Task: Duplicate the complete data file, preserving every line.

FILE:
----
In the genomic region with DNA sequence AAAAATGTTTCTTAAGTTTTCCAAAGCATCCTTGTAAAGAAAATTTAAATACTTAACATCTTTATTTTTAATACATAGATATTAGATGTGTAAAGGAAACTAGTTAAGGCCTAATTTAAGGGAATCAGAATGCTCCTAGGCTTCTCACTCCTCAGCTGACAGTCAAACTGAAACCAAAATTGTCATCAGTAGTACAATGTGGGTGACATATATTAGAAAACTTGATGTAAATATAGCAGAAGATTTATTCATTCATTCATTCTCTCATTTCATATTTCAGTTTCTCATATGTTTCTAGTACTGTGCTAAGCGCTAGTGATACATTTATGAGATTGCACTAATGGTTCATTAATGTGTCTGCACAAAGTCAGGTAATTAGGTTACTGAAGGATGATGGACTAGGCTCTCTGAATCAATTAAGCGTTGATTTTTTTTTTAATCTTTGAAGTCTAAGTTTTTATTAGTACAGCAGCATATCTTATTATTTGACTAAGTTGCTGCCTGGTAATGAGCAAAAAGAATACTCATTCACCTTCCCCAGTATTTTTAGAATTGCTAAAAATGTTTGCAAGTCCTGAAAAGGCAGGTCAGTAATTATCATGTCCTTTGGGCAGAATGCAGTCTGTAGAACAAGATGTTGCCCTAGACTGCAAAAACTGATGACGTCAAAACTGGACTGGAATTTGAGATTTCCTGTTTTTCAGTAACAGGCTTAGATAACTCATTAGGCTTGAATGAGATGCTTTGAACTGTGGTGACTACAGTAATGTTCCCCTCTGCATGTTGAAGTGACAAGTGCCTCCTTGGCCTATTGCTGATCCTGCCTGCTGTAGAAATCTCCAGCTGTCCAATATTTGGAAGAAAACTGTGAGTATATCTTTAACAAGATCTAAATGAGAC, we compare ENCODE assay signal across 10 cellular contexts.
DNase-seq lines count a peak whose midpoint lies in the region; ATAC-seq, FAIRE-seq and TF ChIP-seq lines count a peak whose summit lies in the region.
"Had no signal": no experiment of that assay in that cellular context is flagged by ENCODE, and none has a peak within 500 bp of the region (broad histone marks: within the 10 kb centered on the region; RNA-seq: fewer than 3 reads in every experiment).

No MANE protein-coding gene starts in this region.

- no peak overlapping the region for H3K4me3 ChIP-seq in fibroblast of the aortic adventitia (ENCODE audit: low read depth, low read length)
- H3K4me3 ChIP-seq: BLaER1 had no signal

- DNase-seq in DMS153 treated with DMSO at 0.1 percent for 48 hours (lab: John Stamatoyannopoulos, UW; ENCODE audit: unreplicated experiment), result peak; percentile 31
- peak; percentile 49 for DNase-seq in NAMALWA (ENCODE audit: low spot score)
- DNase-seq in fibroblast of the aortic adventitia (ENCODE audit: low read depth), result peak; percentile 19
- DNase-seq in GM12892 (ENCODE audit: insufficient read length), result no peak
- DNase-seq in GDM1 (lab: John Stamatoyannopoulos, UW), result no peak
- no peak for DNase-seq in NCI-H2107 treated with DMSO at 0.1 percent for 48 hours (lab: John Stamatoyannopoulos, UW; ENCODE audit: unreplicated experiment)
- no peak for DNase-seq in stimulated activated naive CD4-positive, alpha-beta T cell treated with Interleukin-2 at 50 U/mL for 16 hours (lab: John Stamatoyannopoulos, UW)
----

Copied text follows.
In the genomic region with DNA sequence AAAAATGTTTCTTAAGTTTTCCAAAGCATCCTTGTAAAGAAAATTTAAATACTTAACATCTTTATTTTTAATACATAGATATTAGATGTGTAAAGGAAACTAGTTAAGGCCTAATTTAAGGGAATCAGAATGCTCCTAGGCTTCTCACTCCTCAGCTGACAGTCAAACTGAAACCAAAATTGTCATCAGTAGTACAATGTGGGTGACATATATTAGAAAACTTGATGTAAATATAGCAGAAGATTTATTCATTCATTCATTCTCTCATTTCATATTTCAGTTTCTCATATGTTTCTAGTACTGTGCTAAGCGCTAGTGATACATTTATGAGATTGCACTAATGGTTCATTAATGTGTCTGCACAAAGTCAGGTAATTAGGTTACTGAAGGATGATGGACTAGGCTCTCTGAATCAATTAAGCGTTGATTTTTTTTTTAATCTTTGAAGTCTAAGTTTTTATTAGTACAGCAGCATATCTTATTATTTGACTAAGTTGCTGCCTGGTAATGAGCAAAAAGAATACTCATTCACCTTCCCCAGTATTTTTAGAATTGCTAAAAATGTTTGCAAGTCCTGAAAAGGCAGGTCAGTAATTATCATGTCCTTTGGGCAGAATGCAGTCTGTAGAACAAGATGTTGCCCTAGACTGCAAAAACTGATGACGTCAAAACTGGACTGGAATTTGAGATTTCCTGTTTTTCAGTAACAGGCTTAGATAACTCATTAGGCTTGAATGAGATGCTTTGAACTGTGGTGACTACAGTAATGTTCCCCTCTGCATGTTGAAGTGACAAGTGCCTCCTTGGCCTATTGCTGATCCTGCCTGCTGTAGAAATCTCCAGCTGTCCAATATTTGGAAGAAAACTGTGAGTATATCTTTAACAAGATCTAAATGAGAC, we compare ENCODE assay signal across 10 cellular contexts.
DNase-seq lines count a peak whose midpoint lies in the region; ATAC-seq, FAIRE-seq and TF ChIP-seq lines count a peak whose summit lies in the region.
"Had no signal": no experiment of that assay in that cellular context is flagged by ENCODE, and none has a peak within 500 bp of the region (broad histone marks: within the 10 kb centered on the region; RNA-seq: fewer than 3 reads in every experiment).

No MANE protein-coding gene starts in this region.

- no peak overlapping the region for H3K4me3 ChIP-seq in fibroblast of the aortic adventitia (ENCODE audit: low read depth, low read length)
- H3K4me3 ChIP-seq: BLaER1 had no signal

- DNase-seq in DMS153 treated with DMSO at 0.1 percent for 48 hours (lab: John Stamatoyannopoulos, UW; ENCODE audit: unreplicated experiment), result peak; percentile 31
- peak; percentile 49 for DNase-seq in NAMALWA (ENCODE audit: low spot score)
- DNase-seq in fibroblast of the aortic adventitia (ENCODE audit: low read depth), result peak; percentile 19
- DNase-seq in GM12892 (ENCODE audit: insufficient read length), result no peak
- DNase-seq in GDM1 (lab: John Stamatoyannopoulos, UW), result no peak
- no peak for DNase-seq in NCI-H2107 treated with DMSO at 0.1 percent for 48 hours (lab: John Stamatoyannopoulos, UW; ENCODE audit: unreplicated experiment)
- no peak for DNase-seq in stimulated activated naive CD4-positive, alpha-beta T cell treated with Interleukin-2 at 50 U/mL for 16 hours (lab: John Stamatoyannopoulos, UW)